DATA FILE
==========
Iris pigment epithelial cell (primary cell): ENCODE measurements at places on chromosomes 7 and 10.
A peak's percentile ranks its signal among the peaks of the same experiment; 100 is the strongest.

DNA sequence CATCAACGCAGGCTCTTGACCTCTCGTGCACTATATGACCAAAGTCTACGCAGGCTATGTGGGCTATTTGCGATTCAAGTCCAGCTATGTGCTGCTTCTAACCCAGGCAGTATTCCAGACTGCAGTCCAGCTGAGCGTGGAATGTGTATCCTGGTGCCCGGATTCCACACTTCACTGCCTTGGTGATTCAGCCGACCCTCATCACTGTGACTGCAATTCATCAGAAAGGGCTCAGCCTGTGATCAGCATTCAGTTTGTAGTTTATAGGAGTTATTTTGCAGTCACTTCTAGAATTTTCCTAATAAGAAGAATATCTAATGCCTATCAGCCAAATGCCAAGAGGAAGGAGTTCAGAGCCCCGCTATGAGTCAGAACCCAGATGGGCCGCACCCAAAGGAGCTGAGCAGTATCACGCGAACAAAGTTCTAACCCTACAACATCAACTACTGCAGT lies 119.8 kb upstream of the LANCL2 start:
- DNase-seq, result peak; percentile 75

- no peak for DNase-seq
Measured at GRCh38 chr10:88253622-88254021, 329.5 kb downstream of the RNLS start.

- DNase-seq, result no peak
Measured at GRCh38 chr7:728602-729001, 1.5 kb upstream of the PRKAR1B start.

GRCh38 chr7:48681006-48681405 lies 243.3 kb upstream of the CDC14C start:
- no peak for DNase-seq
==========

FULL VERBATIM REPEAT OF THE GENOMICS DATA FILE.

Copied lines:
Iris pigment epithelial cell (primary cell): ENCODE measurements at places on chromosomes 7 and 10.
A peak's percentile ranks its signal among the peaks of the same experiment; 100 is the strongest.

DNA sequence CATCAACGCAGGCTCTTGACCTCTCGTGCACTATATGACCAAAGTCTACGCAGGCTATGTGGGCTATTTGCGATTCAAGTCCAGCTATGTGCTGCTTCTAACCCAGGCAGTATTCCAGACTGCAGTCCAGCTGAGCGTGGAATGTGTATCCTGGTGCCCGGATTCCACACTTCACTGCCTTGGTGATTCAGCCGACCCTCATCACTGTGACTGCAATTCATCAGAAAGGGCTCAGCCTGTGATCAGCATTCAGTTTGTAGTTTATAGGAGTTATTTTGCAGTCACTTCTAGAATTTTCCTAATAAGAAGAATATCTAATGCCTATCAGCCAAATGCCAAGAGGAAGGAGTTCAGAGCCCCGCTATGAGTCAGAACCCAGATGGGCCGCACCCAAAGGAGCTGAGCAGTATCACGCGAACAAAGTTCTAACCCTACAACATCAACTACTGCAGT lies 119.8 kb upstream of the LANCL2 start:
- DNase-seq, result peak; percentile 75

- no peak for DNase-seq
Measured at GRCh38 chr10:88253622-88254021, 329.5 kb downstream of the RNLS start.

- DNase-seq, result no peak
Measured at GRCh38 chr7:728602-729001, 1.5 kb upstream of the PRKAR1B start.

GRCh38 chr7:48681006-48681405 lies 243.3 kb upstream of the CDC14C start:
- no peak for DNase-seq